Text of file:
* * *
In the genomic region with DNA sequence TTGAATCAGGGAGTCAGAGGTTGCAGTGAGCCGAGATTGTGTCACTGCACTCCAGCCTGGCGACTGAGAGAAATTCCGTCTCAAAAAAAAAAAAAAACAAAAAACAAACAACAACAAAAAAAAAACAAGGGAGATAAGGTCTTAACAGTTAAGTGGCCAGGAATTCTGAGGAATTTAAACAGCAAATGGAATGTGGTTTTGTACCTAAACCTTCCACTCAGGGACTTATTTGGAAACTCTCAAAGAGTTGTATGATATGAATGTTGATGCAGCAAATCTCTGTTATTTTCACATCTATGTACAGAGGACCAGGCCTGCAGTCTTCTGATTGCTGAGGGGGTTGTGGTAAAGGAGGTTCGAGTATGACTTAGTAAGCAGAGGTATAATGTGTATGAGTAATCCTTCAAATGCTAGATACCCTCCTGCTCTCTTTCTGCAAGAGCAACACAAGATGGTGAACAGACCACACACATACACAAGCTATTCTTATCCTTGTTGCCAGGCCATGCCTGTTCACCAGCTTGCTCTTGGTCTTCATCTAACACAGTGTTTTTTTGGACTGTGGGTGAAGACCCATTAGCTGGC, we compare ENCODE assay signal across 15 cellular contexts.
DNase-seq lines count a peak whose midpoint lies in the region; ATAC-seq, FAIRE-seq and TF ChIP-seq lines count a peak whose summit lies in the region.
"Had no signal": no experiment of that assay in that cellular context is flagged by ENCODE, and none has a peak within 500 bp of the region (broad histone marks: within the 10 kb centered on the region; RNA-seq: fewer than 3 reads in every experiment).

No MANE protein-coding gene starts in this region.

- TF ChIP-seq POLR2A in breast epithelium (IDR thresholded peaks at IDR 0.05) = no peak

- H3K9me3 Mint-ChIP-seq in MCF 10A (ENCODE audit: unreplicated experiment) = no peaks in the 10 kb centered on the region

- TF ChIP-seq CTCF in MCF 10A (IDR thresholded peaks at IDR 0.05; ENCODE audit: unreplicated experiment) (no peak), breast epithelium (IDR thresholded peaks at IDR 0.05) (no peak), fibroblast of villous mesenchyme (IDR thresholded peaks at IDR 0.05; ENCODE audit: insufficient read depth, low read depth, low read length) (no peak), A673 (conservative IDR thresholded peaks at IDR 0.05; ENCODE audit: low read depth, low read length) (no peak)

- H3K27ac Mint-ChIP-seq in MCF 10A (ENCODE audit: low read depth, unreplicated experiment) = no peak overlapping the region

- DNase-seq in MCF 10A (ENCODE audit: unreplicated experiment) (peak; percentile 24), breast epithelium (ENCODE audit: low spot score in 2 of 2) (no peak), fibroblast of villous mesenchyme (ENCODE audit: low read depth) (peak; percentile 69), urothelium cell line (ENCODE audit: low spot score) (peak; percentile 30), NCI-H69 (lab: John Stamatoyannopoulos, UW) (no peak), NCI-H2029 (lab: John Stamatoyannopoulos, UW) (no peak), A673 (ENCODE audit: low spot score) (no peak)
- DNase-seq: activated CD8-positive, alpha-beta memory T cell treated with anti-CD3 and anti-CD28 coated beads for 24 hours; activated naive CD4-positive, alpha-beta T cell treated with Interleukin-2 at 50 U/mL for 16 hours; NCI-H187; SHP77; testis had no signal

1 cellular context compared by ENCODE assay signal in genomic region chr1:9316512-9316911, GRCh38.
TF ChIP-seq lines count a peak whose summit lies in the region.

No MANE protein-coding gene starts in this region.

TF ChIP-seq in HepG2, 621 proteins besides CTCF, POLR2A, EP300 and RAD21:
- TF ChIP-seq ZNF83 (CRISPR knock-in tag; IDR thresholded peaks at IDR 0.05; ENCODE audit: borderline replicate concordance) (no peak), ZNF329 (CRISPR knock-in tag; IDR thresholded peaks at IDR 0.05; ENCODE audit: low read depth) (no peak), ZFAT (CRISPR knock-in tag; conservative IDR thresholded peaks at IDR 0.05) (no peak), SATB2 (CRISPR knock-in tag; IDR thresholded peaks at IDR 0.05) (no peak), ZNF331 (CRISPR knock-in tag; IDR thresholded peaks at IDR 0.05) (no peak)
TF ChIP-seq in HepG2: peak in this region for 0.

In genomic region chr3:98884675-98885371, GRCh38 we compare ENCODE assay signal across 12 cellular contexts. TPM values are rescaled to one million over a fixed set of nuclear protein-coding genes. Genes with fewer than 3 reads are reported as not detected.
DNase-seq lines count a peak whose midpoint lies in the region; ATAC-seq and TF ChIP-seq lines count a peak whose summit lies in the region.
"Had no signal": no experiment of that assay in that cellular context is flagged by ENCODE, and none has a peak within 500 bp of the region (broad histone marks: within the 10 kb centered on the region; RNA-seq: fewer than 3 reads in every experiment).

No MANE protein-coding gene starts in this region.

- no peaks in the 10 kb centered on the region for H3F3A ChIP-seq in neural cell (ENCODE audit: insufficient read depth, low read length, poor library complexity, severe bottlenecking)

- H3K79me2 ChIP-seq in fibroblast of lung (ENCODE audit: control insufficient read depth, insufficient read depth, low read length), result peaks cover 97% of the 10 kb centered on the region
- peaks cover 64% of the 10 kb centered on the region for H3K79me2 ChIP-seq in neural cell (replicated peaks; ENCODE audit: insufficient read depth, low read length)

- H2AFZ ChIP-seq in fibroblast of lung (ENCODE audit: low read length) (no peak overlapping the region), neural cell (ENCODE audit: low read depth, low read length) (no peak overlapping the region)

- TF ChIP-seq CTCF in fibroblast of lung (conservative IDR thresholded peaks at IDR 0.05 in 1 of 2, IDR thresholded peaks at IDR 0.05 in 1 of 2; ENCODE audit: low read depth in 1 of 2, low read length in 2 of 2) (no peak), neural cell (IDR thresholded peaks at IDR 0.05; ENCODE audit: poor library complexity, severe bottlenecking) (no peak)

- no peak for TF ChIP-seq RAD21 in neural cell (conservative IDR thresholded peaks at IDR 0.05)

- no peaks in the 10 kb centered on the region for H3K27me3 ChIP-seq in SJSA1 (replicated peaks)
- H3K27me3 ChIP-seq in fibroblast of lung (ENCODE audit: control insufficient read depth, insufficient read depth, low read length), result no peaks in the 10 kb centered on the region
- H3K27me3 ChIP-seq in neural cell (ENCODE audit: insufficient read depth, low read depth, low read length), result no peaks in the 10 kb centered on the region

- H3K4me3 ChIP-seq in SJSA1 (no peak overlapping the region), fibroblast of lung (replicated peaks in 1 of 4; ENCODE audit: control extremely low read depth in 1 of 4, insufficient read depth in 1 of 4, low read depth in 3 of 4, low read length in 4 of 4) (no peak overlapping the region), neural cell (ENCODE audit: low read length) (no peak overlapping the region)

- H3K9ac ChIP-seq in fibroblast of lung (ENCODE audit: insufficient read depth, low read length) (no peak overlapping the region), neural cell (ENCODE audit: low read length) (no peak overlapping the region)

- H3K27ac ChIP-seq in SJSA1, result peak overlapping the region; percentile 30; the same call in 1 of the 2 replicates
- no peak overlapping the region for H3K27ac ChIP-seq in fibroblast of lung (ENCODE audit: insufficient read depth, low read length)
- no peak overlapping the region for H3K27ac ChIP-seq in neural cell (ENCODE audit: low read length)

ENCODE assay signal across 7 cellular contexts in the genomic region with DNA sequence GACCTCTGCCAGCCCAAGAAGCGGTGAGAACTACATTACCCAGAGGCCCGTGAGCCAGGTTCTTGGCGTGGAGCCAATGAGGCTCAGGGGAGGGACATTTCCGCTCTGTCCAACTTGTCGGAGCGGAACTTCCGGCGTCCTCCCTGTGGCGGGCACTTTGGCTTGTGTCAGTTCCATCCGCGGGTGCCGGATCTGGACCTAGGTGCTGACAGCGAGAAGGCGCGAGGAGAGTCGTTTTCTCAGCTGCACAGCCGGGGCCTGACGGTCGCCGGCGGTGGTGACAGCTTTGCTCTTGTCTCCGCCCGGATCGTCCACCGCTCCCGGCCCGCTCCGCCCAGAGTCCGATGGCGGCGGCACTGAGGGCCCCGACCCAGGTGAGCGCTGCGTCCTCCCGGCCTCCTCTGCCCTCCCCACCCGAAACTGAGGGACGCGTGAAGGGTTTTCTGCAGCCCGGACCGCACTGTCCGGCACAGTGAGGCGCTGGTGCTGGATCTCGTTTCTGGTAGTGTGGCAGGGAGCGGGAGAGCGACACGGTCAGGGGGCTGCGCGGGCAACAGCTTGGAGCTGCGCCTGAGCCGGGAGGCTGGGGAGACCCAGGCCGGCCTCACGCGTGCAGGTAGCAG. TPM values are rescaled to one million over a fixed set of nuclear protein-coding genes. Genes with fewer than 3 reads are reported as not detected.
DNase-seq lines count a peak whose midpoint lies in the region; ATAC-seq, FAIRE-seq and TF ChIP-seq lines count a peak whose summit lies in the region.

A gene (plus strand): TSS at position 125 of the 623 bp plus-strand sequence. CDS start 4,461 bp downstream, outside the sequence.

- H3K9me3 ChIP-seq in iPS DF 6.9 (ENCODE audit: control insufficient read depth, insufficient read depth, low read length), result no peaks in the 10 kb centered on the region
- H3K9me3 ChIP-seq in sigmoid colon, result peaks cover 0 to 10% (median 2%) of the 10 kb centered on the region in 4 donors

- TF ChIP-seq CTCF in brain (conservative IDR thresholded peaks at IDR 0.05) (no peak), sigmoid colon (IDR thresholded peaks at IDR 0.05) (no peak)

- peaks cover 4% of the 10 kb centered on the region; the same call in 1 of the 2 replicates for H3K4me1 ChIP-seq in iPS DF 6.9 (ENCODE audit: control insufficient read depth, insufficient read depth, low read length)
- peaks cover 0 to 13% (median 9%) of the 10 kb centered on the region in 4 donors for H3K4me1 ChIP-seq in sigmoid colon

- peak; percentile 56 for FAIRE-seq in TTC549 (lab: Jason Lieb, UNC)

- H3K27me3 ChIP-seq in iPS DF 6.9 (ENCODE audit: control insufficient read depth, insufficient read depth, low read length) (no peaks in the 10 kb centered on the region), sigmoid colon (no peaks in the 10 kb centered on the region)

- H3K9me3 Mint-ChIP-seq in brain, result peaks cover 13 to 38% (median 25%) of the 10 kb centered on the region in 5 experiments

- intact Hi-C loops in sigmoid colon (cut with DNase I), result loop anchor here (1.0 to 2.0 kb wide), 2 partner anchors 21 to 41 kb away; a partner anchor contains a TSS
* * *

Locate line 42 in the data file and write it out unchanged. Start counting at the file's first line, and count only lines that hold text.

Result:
- peaks cover 0 to 13% (median 9%) of the 10 kb centered on the region in 4 donors for H3K4me1 ChIP-seq in sigmoid colon